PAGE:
- A study commissioned by Stiftung KlimaWirtschaft, carried out by Deloitte, explores EU’s industrial policy response to the IRA
- It recommends fast and pragmatic action on part of the EU for its GDIP and NZIA policies, learning from the simplicity of the IRA
- Current policy structure appears too complex; it needs to be simplified along with speeding up approval procedures
- EU should chart its own path instead of entering a subsidy race with other economic blocs
To meet the challenge and the opportunity that the Inflation Reduction Act (IRA) presents for the European Union (EU), the latter should respond with a pragmatic, smart and effective industrial policy that speeds up renewable energy industry instead of entering a ‘subsidy race with other economic blocs’, according to a Deloitte study. The report was commissioned by the German CEO Alliance for Climate and Economy or Stiftung KlimaWirtschaft.
“It remains crucial that the EU does not enter into a subsidy race with other economic blocs but finds its own path for a smart and effective industrial policy,” says Stiftung KlimaWirtschaft. The study is titled IRA and the net-zero race—How EU industrial policy should respond.
Seeing how the IRA has become the most significant tool for the US to boost its renewable energy manufacturing scene, the study picks simplicity as one of its defining characteristics. Building on the tax credits that support opex or capex for companies, the funding is transparent and easy to understand under the IRA. Companies themselves can calculate business cases for potential investment in products supported by the IRA.
On the other hand, the EU’s policy support for green industrial policy is too complex in its present form which is bound to delay urgent action required.
Stating that ‘perfect is the enemy of the good’, the Managing Director of Stiftung KlimaWirtschaft, Sabine Nallinger called for the EU to roll-out its ambitious proposals—EU Green Deal Industrial Plan (GDIP) and the Net-Zero Industry Act (NZIA)— in a ‘fast and courageous way without further delay’.
EU’s NZIA is part of the GDIP under which the bloc aims for 40% PV manufacturing target of internal demand in 2030 translating into around 50 GW if 125 GW is deployed according to SolarPower Europe’s estimates.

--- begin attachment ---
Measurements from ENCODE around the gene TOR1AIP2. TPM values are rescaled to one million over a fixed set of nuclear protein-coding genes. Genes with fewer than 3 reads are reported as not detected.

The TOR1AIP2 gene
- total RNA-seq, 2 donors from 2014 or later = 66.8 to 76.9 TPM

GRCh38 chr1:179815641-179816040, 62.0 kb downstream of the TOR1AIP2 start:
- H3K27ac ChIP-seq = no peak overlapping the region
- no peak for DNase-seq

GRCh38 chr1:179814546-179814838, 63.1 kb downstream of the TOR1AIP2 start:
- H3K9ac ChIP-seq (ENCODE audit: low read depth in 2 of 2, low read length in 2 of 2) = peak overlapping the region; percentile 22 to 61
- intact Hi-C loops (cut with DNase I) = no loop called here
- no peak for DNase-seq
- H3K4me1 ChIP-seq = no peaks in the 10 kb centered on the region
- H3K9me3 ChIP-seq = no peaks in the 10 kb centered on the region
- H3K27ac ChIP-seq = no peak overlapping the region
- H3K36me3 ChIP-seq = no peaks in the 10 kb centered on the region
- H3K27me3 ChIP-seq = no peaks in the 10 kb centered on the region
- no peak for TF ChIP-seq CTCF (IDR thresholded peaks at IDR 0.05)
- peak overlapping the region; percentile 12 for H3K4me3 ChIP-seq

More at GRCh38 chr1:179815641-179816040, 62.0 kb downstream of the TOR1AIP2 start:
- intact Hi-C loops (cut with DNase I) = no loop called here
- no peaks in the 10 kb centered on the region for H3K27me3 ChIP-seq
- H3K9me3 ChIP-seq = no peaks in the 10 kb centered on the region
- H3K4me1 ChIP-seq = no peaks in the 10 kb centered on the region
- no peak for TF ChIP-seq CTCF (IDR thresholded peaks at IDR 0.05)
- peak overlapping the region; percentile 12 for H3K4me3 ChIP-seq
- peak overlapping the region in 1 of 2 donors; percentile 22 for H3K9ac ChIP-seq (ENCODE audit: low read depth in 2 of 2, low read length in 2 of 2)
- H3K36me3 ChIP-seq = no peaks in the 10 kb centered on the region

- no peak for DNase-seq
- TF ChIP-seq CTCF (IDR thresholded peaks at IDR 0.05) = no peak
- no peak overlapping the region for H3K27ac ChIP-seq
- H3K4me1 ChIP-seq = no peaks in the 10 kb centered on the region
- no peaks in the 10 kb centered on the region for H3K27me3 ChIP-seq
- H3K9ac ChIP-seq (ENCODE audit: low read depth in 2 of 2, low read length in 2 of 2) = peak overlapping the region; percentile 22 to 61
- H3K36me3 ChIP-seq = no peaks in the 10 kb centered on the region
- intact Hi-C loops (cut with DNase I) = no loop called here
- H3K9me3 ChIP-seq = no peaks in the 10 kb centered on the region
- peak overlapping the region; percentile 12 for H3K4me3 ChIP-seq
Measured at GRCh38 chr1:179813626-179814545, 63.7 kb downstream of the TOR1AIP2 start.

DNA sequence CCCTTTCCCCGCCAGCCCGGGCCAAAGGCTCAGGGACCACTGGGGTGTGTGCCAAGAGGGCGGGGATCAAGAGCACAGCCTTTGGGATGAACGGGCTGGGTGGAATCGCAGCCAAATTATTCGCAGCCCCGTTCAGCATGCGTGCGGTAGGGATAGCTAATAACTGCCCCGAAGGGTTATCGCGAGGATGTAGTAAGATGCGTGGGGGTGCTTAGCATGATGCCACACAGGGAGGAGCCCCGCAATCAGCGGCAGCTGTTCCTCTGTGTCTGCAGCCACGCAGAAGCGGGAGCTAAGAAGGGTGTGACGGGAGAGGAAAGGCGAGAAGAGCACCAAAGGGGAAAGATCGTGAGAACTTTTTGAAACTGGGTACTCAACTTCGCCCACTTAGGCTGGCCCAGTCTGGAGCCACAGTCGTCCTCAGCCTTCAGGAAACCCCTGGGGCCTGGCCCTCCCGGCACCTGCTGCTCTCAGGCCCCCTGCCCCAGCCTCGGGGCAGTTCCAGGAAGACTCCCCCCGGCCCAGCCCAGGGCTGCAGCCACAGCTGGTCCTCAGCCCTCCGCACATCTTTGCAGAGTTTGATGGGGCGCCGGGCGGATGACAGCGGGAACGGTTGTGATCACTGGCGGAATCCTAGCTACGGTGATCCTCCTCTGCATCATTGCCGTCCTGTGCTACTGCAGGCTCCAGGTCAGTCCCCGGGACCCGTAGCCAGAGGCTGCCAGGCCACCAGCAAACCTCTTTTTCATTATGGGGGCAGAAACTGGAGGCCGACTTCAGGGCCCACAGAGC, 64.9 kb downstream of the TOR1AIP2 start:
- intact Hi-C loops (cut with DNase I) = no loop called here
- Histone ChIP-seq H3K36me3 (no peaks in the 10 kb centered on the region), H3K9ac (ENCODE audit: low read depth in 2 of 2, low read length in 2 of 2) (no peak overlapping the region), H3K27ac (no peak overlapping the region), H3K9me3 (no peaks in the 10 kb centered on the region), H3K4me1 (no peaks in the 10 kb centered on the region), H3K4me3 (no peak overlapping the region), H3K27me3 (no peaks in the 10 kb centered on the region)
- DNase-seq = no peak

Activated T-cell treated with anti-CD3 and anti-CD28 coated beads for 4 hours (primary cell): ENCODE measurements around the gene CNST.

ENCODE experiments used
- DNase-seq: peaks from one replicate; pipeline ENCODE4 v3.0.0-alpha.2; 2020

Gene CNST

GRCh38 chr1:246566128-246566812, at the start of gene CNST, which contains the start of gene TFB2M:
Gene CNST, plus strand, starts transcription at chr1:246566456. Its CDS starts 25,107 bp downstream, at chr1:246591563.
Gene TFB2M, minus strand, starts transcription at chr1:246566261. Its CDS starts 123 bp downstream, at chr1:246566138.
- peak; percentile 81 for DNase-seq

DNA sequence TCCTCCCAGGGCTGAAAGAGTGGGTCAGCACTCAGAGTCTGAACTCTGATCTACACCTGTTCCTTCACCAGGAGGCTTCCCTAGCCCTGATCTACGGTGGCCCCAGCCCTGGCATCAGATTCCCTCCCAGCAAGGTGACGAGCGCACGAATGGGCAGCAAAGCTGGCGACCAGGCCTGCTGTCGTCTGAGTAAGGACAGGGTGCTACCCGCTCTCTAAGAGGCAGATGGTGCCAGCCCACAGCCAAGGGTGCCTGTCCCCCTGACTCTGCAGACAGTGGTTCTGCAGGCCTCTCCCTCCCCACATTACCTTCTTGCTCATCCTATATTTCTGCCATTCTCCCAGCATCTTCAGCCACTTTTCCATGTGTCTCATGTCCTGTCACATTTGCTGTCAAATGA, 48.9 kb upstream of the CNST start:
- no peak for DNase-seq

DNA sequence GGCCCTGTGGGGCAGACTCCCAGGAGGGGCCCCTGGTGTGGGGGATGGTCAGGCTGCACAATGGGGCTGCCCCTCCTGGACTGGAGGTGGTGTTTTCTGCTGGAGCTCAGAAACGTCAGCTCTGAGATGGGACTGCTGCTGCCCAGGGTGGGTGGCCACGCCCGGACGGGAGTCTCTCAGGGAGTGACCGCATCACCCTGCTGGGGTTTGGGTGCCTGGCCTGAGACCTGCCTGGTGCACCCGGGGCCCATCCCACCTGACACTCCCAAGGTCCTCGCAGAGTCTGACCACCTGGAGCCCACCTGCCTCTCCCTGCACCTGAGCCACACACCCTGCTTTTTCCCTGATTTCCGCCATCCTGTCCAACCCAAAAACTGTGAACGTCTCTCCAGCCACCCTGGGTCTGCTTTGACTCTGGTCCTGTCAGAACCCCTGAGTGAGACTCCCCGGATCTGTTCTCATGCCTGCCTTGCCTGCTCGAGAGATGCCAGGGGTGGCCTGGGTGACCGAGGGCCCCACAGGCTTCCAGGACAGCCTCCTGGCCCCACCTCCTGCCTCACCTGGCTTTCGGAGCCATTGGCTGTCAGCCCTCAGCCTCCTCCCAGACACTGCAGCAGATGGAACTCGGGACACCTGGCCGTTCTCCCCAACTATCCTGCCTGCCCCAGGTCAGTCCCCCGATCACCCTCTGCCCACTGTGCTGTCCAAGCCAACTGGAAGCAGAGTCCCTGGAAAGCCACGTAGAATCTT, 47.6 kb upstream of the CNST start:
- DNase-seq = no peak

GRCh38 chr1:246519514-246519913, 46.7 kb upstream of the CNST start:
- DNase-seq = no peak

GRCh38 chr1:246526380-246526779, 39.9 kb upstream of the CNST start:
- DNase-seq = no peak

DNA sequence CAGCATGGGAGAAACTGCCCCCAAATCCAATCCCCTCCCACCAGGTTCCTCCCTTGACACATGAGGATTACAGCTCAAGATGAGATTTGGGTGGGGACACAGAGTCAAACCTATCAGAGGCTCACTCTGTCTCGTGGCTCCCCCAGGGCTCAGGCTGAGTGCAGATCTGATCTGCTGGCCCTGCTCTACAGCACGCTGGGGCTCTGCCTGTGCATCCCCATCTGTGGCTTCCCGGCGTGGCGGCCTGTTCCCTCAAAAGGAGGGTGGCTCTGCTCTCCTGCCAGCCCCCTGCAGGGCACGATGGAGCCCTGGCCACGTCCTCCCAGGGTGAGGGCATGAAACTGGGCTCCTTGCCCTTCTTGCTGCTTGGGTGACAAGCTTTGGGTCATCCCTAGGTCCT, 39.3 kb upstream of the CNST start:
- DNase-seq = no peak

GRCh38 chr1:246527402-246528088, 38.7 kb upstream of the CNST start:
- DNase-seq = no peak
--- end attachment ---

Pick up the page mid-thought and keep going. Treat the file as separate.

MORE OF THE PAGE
At the current pace of installations, the report believes REPowerEU’s solar power capacity targets of 2030 will be missed by 258 GW reaching 334 GW, and wind power will be missed by 231 GW to 279 GW.
Annual manufacturing output for solar PV will need to increase 6-fold from the current levels as it competes in a market dominated by Chinese manufacturers. According to the analysts, PV manufacturing within the EU needs to increase by 21.5 GW from 4.5 GW now since by 2030 the actual production capacity will reach 26 GW, but the demand will be for 65 GW.
To deal with these emerging situations, Deloitte writers recommend the EU to go fast by speeding up approval procedures and simplifying regulations to boost renewables and their manufacturing within the bloc.
The GDIP that aims to achieve this industrial green value chain is ‘highly complex’ in its present form due to which it ‘fails to provide the required direction and simplification required from an EU response to the IRA’.
The study recommends following ways by which the GDIP can be improved:
- Focus on EU-level instruments by giving a much larger role to the Innovation Fund. Also, Important Projects of Common European Interest (IPCEI) could be reformed to become simpler to use.
- Smart subsidies as auctions and contracts for difference (CfD) to be preferred over nominally fixed benefits as tax credits but designed in a ‘lean way’.
- Identify where in value chains financial support is required and where obstructions can be removed by simplifying regulation or other measures.
- Existing instruments should be streamlined and simplified, instead of proposing newer ones which will take time and make the system hard to use.
- Bring down energy costs, using the price-lowering effect of renewable energy which is a ‘key disadvantage’ of the bloc compared to the US and providing certainty about new electricity market design.
Analysts argue that a European industrial policy should not support industries that would forever remain dependent on subsidies.
“Financial support is justified if it is temporary and supports nascent value chains that will become efficient once a certain scale has been reached or if it counters subsidies offered in other countries that would attract away value chains otherwise located in the EU,” reads the study.
The report comes out shortly after the European Commission in mid March presented its Critical Raw Materials Regulation and Net Zero Industry Act (NZIA) claiming these will create ‘best conditions’ for sectors crucial to the bloc’s net zero goal of 2050, including solar PV. While the NZIA proposal also included protective elements for the solar manufacturing in Europe, PV industry association SolarPower Europe (SPE) isn’t too thrilled saying the industry needs a dedicated financing vehicle to incentivize local solar manufacturing to cover both opex and capex.
The complete Deloitte study is available for free download on Stiftung KlimaWirtschaft’s website.
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